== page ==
I've always had philosophical ideas and thoughts, but until I got to college I just thought I was weird. My main area is the intersection between philosophy and cognitive science. A lot of questions neuroscientists and psychologists ask are also questions philosophers have been thinking about for a really long time. Questions about how something like the brain can be conscious, or have thoughts about something else or make a free choice. I prefer cross-disciplinary work because people from different backgrounds can teach each other more.

When I'm working on a philosophy paper, the process is very similar to working on a hard climb. I tinker with different parts of the problem, trying to see what works, figuring it out in stages, eventually trying to piece it all together. I find it very rewarding in both worlds. It is not surprising that so many climbers are mathematicians, physicists, engineers -- analytically-minded people who really enjoy problem-solving. I like to say that a lot of climbers are nerdy intellectuals trapped in an athlete's body.

I also find teaching to be rewarding in both areas. A lot of undergraduates, or people in general, initially don't see the point of philosophy, so showing them where and how it matters is fun. And after 33 years, I have a pretty good sense of how to train and how to climb something at your limit. Last year, I think I got more gratification out of helping friends get up hard climbs than I did from climbing my own projects.

3. How did you balance the demands of establishing an academic career with high-end climbing?

During certain stages of my career, I've had to put climbing on hold -- like when I finished my dissertation or got tenure. The time was a worthwhile investment, but when I'm climbing the juggling act is still demanding. People see me at the cliff two or three days a week and they think I have a cushy job. What they don't realize is that after climbing, I'm often working until midnight, and that on the days I'm not climbing I'm putting in a 14-hour day, including the weekends. Even when I'm climbing or training 3 days a week, I'm probably putting in a 50+ hour work-week. As an academic, you always have deadlines and commitments hanging over your head -- you need to write and do research, review articles, prepare classes and do lots of administrative work. But the good thing is that those work hours are flexible, so you can design a schedule that allows you to do something else at a high end. Some professors are accomplished musicians, others write fiction or poetry. I think combining an intellectual life with an athletic life is an excellent ideal, a good path to what Aristotle referred to as "eudaimonia" -- a kind of human flourishing.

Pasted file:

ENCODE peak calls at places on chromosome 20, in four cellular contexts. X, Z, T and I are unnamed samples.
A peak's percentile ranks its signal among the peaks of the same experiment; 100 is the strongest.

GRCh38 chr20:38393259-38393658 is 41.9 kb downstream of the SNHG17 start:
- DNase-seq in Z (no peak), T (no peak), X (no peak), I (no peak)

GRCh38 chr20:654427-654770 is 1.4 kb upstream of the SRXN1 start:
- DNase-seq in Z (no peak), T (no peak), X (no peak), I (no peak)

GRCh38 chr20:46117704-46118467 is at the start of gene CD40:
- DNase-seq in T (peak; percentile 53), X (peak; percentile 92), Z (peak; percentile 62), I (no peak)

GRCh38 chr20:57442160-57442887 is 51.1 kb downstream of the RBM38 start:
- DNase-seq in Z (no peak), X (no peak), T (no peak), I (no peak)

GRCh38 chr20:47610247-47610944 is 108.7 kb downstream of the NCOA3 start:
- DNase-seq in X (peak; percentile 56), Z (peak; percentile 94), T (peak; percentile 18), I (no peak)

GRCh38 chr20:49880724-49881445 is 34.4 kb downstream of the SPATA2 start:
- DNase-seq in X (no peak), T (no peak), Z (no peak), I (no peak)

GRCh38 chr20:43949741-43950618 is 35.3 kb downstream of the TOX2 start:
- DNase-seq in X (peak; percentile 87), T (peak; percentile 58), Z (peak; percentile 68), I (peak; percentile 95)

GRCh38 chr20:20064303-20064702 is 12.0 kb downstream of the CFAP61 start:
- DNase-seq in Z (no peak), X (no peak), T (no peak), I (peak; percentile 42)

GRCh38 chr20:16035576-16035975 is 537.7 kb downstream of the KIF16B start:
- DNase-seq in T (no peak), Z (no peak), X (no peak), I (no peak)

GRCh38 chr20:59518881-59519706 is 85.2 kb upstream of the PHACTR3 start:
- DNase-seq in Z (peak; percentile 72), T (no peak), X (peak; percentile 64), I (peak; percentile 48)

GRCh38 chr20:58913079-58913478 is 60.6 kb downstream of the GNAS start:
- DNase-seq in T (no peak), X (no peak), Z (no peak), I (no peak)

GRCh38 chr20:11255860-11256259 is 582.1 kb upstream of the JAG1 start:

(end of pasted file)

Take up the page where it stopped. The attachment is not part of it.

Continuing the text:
4. What advice do you have for other academics who want to resolve the career/climbing dilemma?

Don't let the university or dept. chair or anyone else define for you what counts as a good life. As universities become more like corporations, there is a constant and growing pressure to think only in terms of a productive career -- you know, are you publishing enough articles or books, or is your research project going to bring big $$ into the university? They want you committed to scholarship 24/7. Some people are into that, and to them I say go for it. But the reality is that for most of us, our research is not going to change the world. Especially in the humanities, the most important and valuable thing that most of us do is teach. My articles and books might have an impact on a few other specialists and academics, but every time I walk into my large introductory class I have the power to change 200 lives. That's important. Moreover, the best teachers are often people who have significant lives outside of academia; people with interesting life experiences. Don't feel guilty about pursuing climbing; in the long run, it might make you better at the thing the university should care most about.